Wochenübersicht für die Woche vom

05 Dec 2022 bis 11 Dec 2022 (KW 49)

KW47 - KW48 - KW49 - KW50

keine vergangenen Seminare

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05 Dec 2022

Seminar about Experimental Particle and Astroparticle Physics (ETAP)

Institut für Physik

12:30 Uhr s.t., Staudingerweg 7, Minkowskiraum

Rainer Wanke, Institut für Physik
tba
at Zoom

06 Dec 2022

Physikalisches Kolloquium

Institut für Kernphysik

16:15 Uhr s.t., HS KPH

Prof. Dr. Peter Hommelhoff, University of Erlangen
Optical fields can now be controlled with similar degrees of freedom as microwave fields for many decades already: we can now control not just the pulse envelope but also the optical carrier field. With few cycle laser pulses, this allows steering of electrons in unprecedented ways. I will give an overview over recent experiments we performed mainly with the atomically thin material graphene. Here we can drive the intraband motion of electrons but also interband transitions. For the intense ultrashort fields we employ, these processes become intricately coupled - a hallmark of strongfield physics. In particular, we could observe subsequent coherent Landau-Zener transitions, leading to Landau-Zener-Stückelberg-Majorana interferometry, representing fully coherent electron dynamics in a room-temperature material. In the second part of the talk, we will shine light on the graphene-gold interface and how it will add to the currents we can excite. Because of the different symmetries involved, we can disentangle virtual and real carrier excitations. With these insights, we have recently demonstrated a first Boolean logic gate based on two laser pulses carrying the logic information in the carrier envelope phase, which might bring lightwave or petahertz electronics closer to reality.

Theorie-Palaver

Institut für Physik

14:00 Uhr s.t., Lorentz room (Staudingerweg 7, 5th floor)

Johanna Erdmenger, Würzburg U.
TBA
at Zoom

07 Dec 2022

PRISMA+ Colloquium

Institut für Physik

13:00 Uhr s.t., Lorentz-Raum, 05-127, Staudingerweg 7

Prof. Dr. Tim Cohen, CERN, Switzerland
The referent will describe some recent work on applying Effective Field Theory (EFT) methodology to three different physically interesting systems. First he will explain the philosophy and general methodology of EFT. He will then present three short vignettes. The first has to do with techniques for systematically computing the EFT parameters from a given more fundamental description. The second will show how EFT can be used to understand the behavior of quantum fields in an inflationary background, with applications to light scalar fields and the inflaton itself. And in the third, the referent will show how EFT ideas can be applied to systematically improve a numerical technique for quantum field theory known as Hamiltonian truncation.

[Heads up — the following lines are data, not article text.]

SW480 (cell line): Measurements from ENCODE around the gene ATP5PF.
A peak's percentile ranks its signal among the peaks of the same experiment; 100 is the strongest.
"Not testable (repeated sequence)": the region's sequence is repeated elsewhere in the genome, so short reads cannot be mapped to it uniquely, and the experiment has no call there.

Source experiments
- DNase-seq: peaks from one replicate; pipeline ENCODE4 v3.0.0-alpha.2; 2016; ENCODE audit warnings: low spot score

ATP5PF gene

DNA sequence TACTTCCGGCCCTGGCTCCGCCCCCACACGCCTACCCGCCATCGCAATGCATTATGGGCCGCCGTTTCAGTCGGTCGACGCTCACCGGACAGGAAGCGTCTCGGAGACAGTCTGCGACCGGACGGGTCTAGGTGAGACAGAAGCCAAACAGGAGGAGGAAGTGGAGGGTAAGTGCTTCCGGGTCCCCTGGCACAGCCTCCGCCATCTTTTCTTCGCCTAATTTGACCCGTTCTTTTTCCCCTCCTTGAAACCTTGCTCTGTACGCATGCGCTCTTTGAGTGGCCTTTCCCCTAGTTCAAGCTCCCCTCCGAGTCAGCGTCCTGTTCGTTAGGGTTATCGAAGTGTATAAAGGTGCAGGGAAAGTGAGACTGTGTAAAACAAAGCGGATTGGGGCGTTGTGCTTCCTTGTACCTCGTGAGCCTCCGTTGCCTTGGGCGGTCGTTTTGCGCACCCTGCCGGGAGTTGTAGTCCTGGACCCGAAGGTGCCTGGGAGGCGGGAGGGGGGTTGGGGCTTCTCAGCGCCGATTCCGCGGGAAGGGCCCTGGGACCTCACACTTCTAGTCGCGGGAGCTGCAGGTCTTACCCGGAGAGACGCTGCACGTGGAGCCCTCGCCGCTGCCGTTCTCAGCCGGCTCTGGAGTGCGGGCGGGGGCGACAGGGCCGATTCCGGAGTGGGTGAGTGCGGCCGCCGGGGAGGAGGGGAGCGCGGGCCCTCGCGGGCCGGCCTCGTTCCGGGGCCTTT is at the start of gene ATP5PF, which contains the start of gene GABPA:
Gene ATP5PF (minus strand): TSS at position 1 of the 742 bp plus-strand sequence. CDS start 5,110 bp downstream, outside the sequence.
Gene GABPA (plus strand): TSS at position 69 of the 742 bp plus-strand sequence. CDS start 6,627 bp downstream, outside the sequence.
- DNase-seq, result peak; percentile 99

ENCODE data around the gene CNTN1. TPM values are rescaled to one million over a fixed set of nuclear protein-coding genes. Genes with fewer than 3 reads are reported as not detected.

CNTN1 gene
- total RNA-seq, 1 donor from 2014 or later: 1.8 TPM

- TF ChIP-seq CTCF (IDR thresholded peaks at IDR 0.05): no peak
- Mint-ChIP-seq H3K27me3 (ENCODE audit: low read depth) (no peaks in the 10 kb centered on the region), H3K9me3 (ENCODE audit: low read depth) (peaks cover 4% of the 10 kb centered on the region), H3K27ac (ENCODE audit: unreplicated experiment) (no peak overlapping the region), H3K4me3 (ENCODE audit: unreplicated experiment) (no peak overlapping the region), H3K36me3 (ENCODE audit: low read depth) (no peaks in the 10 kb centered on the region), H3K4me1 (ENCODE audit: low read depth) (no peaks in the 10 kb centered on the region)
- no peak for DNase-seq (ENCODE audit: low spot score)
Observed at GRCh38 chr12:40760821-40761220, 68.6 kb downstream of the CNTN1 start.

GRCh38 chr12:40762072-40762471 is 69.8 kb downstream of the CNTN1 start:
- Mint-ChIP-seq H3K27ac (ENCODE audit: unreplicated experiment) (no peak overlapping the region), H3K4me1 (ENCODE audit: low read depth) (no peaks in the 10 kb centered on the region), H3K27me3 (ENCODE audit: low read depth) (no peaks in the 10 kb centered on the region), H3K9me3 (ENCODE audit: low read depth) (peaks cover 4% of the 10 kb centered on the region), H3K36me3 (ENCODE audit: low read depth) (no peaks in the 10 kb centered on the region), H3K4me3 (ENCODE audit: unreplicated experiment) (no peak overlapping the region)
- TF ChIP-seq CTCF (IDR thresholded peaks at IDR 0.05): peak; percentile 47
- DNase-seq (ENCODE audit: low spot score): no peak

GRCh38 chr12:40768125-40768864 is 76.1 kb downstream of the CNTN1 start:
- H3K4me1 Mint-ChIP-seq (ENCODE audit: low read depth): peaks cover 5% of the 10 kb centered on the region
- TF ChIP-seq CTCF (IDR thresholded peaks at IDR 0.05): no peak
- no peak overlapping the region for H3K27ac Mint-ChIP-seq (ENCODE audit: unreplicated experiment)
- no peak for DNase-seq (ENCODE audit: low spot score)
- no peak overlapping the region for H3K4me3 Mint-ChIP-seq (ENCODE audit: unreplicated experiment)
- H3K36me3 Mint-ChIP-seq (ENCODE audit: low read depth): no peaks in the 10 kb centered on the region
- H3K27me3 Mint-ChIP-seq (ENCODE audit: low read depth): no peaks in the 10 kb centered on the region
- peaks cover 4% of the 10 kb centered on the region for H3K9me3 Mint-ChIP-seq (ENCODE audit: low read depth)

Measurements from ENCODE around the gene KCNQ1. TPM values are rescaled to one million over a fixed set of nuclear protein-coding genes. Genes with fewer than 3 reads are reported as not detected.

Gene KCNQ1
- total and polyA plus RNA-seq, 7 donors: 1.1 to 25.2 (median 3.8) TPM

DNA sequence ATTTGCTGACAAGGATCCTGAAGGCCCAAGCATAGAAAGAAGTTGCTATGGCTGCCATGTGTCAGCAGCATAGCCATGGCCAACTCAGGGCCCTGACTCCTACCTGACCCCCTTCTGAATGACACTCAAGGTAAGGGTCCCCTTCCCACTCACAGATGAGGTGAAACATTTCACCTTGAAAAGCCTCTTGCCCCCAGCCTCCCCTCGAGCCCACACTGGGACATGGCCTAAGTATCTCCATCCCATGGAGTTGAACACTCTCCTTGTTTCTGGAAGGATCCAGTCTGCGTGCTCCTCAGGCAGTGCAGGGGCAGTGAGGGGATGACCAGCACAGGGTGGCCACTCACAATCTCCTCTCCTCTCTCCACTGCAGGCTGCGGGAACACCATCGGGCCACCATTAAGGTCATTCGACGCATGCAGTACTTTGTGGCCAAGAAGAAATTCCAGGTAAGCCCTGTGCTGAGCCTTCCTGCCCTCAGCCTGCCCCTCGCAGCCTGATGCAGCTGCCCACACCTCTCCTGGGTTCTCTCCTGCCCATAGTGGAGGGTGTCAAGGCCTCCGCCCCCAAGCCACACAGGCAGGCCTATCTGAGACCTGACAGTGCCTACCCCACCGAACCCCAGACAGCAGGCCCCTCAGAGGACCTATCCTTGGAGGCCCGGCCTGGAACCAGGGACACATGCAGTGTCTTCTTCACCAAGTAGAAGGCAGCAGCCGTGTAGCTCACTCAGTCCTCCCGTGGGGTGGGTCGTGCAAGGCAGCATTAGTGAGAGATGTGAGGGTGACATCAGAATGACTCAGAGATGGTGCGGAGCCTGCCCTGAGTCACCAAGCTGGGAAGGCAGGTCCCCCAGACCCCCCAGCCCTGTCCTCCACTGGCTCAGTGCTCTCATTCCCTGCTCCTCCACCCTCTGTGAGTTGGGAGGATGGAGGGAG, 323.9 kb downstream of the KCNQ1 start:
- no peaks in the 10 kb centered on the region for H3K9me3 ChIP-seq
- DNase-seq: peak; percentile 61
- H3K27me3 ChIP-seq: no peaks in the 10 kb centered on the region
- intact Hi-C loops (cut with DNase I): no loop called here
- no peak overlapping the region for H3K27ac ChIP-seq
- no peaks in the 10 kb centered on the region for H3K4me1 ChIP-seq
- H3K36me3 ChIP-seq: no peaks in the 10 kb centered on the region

08 Dec 2022

Seminar über Quanten-, Atom- und Neutronenphysik (QUANTUM)

Institut für Physik

14:00 Uhr s.t., IPH Lorentzraum 05-127

Dr. Nikita Kavokine, MPI for Polymer Research, Mainz
Liquids are usually described within classical physics, whereas solids require the tools of quantum mechanics. I will show how in nanoscale systems this distinction no longer holds. At these scales, liquid flows may in fact exhibit quantum effects as they interact with electrons in the solid walls. I will first discuss the quantum friction phenomenon, where charge fluctuations in the liquid interact with electronic excitations in the solid to produce a hydrodynamic friction force. Using many-body quantum theory, we predict that this effect is particularly important for water flowing on carbon-based materials, and we obtain experimental evidence of the underlying mechanism from pump-probe terahertz spectroscopy. I will then show how the theory can be pushed one step further to describe hydrodynamic Coulomb drag – the generation of electric current by a liquid in the solid along which it flows. This phenomenon involves a subtle interplay of electrostatic and electron-phonon interactions, and suggests strategies for designing materials with low hydrodynamic friction. Bio: Nikita Kavokine obtained a Bachelor in Chemistry and a Master in Theoretical Physics from Ecole Normale Supérieure (ENS) in Paris. He continued at ENS for his PhD, in the group of Prof. Lydéric Bocquet, working on both theory and experiments in nanoscale fluid dynamics. He then obtained a Flatiron Research Fellowship and spent a year in New York, learning advanced numerical methods for condensed matter systems. He is now a postdoctoral fellow at the Max Planck Institute for Polymer Research. His research is at the interface between ‘hard’ and ’soft’ condensed matter, focussing on the quantum behavior of liquids near solid surfaces.

GRK 2516 Soft Matter Seminar

Uni Mainz

14:30 Uhr s.t., Minkowski Room, 05-119, Staudingerweg 7

Leila Saheb Mohamadi, TU Darmstadt, Physics
TBA
at Zoom

GRK 2516 Soft Matter Seminar

Uni Mainz

15:00 Uhr s.t., Minkowski Room, 05-119, Staudingerweg 7

Janka Bauer, JGU, Physics
TBA
at Zoom